20 April 2012

28 Repeatless 0002: Noah Sateen v001

Title: Repeatless 0002: Noah Sateen v001
Size: 400px x 800px (snapshots of two runs shown)
Method: Processing
Two images (chosen at random from 11 files created in Photoshop) are placed in random positions in each row of a 20 column design, at least 8 cells apart. Each image cannot have another image in the same column below it for 5 subsequent rows or in the cells diagonally below it for 1 subsequent row.
It feels like I'm getting to grips with Processing now. After a wasted few hours trying to adapt the Ten Cell Sateen code to do this, I started again from scratch. Short term pain, long term gain. The new code uses functions, so the bit that loops is only a few lines long. I've used Arrays (rather than ArrayLists); there was a bit of code I had been using that I'd found on a forum - it worked, but I didn't undertand why and that annoyed me. This prompted me to find a different way of using Arrays, which has resulted in (hopefully) much better way of doing it (and one I fully understand). I'm trying to make the code as modular as possible, prompted by a discussion with my supervisory team.
The images that Photoshop chooses I created very quickly, really just to check everything was working. I'm really happy with the code, but when I starting this project I was determined that the designs I created would (as far as possible) look beautiful and not just be interesting. I don't thing the images above meet that criteria. There's a big sense of achievement in getting the code running as planned, but the content falls into the interesting-not-beautiful catagory. I'm pleased with it, but I doubt it would have much interest in a professional design context.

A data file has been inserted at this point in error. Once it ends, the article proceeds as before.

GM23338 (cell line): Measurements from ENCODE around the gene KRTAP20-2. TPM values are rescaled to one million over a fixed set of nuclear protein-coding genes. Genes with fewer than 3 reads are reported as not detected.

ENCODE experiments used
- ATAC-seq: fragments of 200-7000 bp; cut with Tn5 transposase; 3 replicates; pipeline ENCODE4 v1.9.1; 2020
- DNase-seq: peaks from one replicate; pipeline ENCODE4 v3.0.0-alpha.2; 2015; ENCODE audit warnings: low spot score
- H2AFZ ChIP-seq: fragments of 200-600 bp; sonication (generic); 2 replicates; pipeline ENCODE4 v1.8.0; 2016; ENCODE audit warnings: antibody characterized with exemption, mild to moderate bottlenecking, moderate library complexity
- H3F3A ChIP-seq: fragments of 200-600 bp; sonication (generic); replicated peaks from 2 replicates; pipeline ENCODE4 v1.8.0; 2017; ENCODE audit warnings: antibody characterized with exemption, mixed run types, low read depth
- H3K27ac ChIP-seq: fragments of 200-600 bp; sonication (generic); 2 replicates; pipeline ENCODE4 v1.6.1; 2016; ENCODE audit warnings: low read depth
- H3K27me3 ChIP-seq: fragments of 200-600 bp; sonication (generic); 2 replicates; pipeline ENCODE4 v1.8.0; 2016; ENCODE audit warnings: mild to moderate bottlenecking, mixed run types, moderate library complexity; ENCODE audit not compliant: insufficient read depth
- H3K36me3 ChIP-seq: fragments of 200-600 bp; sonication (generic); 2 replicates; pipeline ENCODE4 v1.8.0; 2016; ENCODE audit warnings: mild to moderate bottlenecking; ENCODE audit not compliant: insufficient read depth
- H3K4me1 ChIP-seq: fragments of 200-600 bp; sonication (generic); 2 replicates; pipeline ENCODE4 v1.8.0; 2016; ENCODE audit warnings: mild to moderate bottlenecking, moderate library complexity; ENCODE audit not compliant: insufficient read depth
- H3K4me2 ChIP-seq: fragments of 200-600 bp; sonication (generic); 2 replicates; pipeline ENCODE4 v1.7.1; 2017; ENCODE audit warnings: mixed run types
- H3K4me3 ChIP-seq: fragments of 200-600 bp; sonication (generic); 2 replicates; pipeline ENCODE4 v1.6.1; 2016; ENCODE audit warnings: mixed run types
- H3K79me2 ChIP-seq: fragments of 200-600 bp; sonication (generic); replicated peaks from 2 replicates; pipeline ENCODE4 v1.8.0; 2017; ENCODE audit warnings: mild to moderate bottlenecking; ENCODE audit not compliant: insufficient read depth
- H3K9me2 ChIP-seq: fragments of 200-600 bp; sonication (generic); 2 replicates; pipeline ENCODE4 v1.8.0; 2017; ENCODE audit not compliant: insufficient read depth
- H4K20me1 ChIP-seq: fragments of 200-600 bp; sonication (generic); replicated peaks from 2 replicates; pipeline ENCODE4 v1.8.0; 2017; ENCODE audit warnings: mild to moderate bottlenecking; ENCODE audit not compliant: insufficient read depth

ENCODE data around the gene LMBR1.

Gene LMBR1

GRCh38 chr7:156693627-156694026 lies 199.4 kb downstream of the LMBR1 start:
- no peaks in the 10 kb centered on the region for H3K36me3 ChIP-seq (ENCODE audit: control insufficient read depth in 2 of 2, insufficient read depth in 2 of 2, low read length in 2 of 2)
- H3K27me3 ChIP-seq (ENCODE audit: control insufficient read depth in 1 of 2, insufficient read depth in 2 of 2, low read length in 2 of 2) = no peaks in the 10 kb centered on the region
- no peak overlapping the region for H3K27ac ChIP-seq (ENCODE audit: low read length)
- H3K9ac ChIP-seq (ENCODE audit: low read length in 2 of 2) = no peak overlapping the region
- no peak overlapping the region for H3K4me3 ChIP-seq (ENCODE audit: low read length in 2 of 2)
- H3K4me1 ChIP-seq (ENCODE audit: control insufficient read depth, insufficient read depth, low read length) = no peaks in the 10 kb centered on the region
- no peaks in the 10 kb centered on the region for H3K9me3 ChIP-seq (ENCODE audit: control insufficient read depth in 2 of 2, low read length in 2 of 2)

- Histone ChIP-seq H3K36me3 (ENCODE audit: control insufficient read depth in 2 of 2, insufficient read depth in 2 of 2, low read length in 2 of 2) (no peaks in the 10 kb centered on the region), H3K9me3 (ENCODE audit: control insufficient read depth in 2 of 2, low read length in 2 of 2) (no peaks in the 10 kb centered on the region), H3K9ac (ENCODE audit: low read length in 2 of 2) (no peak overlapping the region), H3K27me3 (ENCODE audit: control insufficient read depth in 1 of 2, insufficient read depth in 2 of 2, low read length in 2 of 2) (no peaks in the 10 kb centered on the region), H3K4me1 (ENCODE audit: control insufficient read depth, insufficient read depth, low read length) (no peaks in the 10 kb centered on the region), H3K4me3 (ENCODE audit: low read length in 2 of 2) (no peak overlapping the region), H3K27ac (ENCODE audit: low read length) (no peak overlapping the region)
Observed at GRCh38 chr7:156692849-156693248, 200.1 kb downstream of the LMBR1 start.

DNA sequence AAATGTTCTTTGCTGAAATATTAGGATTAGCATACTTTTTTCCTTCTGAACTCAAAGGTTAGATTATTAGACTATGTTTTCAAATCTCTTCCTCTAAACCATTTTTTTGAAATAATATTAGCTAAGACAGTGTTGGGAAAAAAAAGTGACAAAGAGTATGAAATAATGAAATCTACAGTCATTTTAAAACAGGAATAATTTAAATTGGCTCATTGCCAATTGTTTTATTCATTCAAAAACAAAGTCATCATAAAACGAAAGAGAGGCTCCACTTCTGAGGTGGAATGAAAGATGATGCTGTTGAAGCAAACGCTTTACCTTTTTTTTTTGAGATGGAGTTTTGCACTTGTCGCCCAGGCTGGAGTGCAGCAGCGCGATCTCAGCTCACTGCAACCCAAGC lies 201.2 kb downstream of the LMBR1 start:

This highlights another area to explore - how the content is created. It could be made in advance (as with the above), generated by the code or a combination of the two. I'm interested in all of these; the first of the three could allow designers without coding knowledge to generate repeatless pattern.